The skeptical cardiologist dropped his ballot into one of the drive-by mailboxes outside the Clayton post office yesterday with a sense of relief.
My first ever attempt at absentee voting was not a simple process. What follows is a guide for those who are contemplating mail-in or absentee voting (which is most applicable to Missouri residents and envelope lickers.)
Step One: Determine Eligibility and Need for Notary
First, about a month ago, I determined that I didn’t want to stand in (potentially long) lines on election day in (potentially close) proximity to my fellow (potentially poorly) masked citizens of University City, Missouri.
Fortunately, Missouri allows everyone to vote by mail in 2020. Unfortunately, for most this will require their ballot to be notarized.
The two exceptions to this are:
- Incapacitated or confined due to sickness or disability, including caring for a person who is incapacitated or confined due to sickness or disability
2. For an election that occurs during the year 2020, the voter has contracted or is in an at-risk category for contracting or transmitting severe acute respiratory syndrome coronavirus 2 (COVID-19).
I qualify under the second exception because “Voters who are considered at-risk for contracting or transmitting COVID-19 are those who”
- Are 65 years of age or older;
- Live in a long-term care facility licensed under Chapter 198, RSMo.;
- Have chronic lung disease or moderate to severe asthma;
- Have serious heart conditions;
- Are immunocompromised;
- Have diabetes;
- Have chronic kidney disease and are undergoing dialysis; or
- Have liver disease.
It’s unclear to me if there is any realistic way for Missouri to check on any of the factors they consider to put a voter “at-risk for contracting or transmitting COVID-19” other than by age (which is how I qualify.) What qualifies as a “serious heart condition?” What qualifies as diabetes?
In any event, please scrutinize closely this infographic which unravels the mysterious and confusing path to having your vote be counted.
Importantly, note that you must apply for the ballot by 10/21 which is 10 days from today!
Second Step: Get a Ballot Mailed To You
My second step, having determined that I was eligible for the mail-in ballot (without notary signature) was to go online to the St. Louis County website and fill out this form which can be emailed, faxed, hand-delivered to the St. Louis County Board of Electors office in St. Ann, Missouri.
Submit the request to your local election office. You should request your ballot as far in advance of the election as possible. The deadline to request a ballot by mail is (received by) 5:00 p.m. on Wednesday, October 21, 2020.
I filled mine out online, saved it as a PDF, signed it with my digital signature, and emailed it. About two weeks ago the requested ballot arrived.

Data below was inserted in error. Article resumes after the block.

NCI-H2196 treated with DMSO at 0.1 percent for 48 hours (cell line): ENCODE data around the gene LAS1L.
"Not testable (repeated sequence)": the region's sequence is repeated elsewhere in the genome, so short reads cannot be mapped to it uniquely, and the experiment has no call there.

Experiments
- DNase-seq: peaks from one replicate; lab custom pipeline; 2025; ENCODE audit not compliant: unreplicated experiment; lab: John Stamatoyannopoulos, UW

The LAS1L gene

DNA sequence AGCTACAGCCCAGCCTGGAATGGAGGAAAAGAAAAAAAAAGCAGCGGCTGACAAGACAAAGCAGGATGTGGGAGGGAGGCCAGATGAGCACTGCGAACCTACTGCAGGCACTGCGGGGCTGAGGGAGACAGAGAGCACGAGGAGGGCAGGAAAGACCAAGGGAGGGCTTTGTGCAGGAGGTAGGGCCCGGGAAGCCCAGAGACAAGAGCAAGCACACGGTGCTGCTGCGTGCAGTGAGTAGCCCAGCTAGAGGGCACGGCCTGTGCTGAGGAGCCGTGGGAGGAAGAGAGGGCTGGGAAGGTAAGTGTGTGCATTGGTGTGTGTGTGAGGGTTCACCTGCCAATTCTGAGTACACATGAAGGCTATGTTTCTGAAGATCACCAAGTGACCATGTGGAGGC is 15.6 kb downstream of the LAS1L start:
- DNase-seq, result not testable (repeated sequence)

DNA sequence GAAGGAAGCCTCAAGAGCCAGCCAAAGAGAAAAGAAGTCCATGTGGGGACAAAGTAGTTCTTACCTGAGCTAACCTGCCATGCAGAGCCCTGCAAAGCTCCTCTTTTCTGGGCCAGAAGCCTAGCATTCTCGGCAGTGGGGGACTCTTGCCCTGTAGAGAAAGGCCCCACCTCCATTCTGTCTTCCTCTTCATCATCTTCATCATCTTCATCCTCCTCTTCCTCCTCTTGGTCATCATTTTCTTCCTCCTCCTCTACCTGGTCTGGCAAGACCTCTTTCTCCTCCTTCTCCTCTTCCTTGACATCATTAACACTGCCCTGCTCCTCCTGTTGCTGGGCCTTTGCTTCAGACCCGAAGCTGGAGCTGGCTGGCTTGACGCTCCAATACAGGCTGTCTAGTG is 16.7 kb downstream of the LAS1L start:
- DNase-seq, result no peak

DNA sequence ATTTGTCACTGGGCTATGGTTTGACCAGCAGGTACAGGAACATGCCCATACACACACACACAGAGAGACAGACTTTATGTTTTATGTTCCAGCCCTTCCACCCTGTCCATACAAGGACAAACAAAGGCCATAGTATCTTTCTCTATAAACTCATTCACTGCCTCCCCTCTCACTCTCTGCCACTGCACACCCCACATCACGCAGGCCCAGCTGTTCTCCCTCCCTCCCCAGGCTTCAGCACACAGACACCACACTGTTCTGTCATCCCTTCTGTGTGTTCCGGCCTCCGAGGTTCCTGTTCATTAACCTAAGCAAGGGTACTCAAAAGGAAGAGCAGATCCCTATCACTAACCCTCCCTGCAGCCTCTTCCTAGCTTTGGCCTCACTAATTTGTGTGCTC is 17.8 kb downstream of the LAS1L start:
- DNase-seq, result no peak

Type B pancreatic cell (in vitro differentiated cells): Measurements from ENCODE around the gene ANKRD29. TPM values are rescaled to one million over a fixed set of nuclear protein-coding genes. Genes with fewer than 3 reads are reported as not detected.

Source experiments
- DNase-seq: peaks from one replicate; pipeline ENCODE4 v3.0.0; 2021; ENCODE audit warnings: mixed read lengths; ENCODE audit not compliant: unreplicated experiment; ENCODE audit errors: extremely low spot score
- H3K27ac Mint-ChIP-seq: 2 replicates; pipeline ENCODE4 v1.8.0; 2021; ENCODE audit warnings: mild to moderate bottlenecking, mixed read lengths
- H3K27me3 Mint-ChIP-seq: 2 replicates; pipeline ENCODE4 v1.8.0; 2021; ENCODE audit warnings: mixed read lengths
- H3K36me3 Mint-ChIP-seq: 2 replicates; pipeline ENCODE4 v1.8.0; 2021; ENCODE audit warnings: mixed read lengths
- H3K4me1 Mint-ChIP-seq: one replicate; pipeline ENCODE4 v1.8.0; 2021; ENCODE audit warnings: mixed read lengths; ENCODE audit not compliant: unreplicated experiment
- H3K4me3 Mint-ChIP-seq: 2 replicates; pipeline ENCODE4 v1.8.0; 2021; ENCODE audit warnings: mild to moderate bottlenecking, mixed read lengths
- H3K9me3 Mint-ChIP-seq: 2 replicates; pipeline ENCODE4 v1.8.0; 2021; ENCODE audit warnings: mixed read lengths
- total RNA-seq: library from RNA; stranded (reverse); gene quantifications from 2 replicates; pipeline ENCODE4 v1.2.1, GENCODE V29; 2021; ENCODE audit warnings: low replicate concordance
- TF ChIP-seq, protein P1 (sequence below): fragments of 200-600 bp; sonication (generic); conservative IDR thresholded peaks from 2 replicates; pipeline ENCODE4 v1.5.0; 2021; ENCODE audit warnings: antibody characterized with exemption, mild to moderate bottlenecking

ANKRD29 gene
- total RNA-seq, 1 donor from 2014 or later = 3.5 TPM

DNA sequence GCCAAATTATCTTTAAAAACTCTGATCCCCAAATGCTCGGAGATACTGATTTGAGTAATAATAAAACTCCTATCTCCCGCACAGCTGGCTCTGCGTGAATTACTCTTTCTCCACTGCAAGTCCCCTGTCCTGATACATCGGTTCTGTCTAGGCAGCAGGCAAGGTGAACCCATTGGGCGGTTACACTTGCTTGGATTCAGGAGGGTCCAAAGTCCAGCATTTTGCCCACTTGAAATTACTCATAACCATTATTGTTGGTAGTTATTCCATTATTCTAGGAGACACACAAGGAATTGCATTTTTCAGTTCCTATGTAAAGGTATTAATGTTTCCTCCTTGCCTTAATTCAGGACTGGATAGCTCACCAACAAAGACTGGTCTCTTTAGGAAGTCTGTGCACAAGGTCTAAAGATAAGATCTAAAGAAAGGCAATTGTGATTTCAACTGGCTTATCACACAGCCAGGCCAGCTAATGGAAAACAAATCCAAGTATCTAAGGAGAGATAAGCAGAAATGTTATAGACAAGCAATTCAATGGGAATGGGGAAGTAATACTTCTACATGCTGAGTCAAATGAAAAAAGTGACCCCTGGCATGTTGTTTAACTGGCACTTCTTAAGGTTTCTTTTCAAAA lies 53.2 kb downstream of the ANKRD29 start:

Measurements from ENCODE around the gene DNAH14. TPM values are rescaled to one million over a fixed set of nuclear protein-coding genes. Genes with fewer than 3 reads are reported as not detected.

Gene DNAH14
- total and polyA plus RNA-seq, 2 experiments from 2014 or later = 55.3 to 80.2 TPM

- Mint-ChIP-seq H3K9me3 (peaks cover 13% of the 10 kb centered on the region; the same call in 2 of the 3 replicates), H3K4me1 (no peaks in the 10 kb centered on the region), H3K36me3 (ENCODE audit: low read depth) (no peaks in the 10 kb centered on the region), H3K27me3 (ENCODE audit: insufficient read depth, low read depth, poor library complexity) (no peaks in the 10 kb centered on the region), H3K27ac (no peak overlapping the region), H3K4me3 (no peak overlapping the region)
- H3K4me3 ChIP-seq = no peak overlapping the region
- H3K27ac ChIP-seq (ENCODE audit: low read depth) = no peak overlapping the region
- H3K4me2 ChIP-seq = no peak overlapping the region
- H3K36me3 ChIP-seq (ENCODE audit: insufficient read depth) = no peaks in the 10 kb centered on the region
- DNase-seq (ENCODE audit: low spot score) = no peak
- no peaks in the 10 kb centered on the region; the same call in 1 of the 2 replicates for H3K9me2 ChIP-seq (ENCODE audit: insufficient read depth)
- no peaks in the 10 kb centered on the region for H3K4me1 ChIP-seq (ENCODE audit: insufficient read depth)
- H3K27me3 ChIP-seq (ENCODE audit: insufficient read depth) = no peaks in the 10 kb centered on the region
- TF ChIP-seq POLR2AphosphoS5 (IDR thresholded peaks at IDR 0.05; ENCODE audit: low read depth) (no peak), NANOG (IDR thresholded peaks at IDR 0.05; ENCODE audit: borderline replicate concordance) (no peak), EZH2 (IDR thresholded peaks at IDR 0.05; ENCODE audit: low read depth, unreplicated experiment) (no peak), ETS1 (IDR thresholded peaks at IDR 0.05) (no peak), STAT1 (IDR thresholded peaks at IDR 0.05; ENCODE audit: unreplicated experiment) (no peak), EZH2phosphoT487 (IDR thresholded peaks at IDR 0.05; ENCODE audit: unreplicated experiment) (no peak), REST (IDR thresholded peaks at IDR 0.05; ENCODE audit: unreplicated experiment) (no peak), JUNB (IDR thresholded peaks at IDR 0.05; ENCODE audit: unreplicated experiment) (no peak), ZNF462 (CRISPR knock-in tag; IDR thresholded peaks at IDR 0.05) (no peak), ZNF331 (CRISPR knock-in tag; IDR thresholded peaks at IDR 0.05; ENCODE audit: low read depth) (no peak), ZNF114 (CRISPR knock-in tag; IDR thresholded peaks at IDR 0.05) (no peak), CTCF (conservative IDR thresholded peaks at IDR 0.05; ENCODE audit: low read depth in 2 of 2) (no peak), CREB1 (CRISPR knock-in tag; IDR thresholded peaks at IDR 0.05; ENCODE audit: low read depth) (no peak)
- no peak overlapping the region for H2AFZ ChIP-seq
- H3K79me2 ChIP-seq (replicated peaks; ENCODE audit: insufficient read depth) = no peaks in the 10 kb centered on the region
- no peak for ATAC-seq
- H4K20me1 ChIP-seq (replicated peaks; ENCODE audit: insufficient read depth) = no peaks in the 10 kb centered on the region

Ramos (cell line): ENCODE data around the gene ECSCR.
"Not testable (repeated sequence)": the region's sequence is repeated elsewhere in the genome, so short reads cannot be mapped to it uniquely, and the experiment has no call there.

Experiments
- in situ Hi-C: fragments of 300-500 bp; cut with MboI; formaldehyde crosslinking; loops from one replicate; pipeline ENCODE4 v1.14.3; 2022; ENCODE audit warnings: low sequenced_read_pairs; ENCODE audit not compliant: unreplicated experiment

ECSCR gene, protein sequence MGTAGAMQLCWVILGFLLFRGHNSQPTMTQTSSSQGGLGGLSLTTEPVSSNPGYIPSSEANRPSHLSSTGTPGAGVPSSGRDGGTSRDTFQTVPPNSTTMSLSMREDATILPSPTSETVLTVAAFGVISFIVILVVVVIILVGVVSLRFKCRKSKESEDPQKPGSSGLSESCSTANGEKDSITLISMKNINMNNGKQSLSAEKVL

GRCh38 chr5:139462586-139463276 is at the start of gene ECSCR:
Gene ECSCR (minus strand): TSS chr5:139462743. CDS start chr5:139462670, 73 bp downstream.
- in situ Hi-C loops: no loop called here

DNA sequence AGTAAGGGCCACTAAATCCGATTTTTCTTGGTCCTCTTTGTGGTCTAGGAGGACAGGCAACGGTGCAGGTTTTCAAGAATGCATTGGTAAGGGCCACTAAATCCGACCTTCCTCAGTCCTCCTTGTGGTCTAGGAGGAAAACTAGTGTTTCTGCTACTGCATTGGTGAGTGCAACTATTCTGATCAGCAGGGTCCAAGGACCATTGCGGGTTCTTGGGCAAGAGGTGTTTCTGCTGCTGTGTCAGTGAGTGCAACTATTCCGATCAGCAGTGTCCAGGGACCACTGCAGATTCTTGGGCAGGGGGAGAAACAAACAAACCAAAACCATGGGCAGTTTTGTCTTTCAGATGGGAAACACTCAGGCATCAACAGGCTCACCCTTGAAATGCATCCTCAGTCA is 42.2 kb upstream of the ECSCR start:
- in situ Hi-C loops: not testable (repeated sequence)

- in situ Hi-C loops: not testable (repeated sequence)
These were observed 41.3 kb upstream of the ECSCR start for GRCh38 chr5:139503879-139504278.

Third Step: Fill Out and Mail Your Ballot As Soon As Possible and Beware of Faulty Sealant
Filling out the ballot seemed relatively straightforward. I put it in the accompanying envelope. I signed my name (without Notary Seal) and checked off the seventh (COVID-19) criterion which exempted me from the Notary and drove to the Clayton Post office.
I waited until the last minute to seal the envelope and proceeded to lick it and (presumably) seal it while stopped at the mailbox. It’s been a while since I’ve licked an envelope but I have licked hundreds if not thousands during preceding decades without problems.
I was unaware of the state of Washington’s instructions to voters in March not to lick envelopes:
Thus far I believe I have dodged contracting COVID-19 from the envelope (and hopefully not transmitting it) but unfortunately the envelope did not even approximate sealing properly. I reevaluated the amount of moisture I had applied and tried adding more to no avail.
I was a victim of faulty envelope glue! I began to suspect a conspiracy aimed at disenfranchising envelope lickers like me.
I called the Board of Electors and informed of this potentially catastrophic event but they seem nonplussed. They recommended I scotch tape the envelope shut and mail it in which I did the next day having exhausted my patience with ballots for that day.
I am not alone with nonsticking ballot envelope problems. An election in Morris, NJ last year was influenced by faulty sealant on mail-in ballot envelopes as 42 ballots were disqualified because they weren’t properly sealed according to the New Jersey Globe. And the Austrian government in 2016 was forced to rerun the presidential election after voters complained of envelopes with a faulty “sealing mechanism.”
Attached to my ballot was a tear-off portion which (theoretically) will allow me to “Track this ballot” using the ID number or a bar code. The USPS recommends I allow 7-10 days for the return of the ballot and when it reaches its destination I presume this will allow me to verify receipt.
I’m sure I don’t need to emphasize how important it is that everyone try to exercise their right to vote on November 3. Hopefully, everyone who wants to vote will be able to and won’t be disenfranchised by faulty envelope adhesives.
Let’s also hope that our election boards have not purchased cheap envelopes in the manner of George Costanza.
My next door neighboor has had herself certified as a Notary in order to facilitate the process of absentee voting. She does it for free. If you need a no charge Notary let me know.
N.B. In order to be counted, mail-in ballots must be received by the election authority at or before the time fixed by law for the closing of the polls on Election Day (7:00 p.m.).
N.B. Each state has its own rules for absentee mail-in voting. See here for your state’s rules.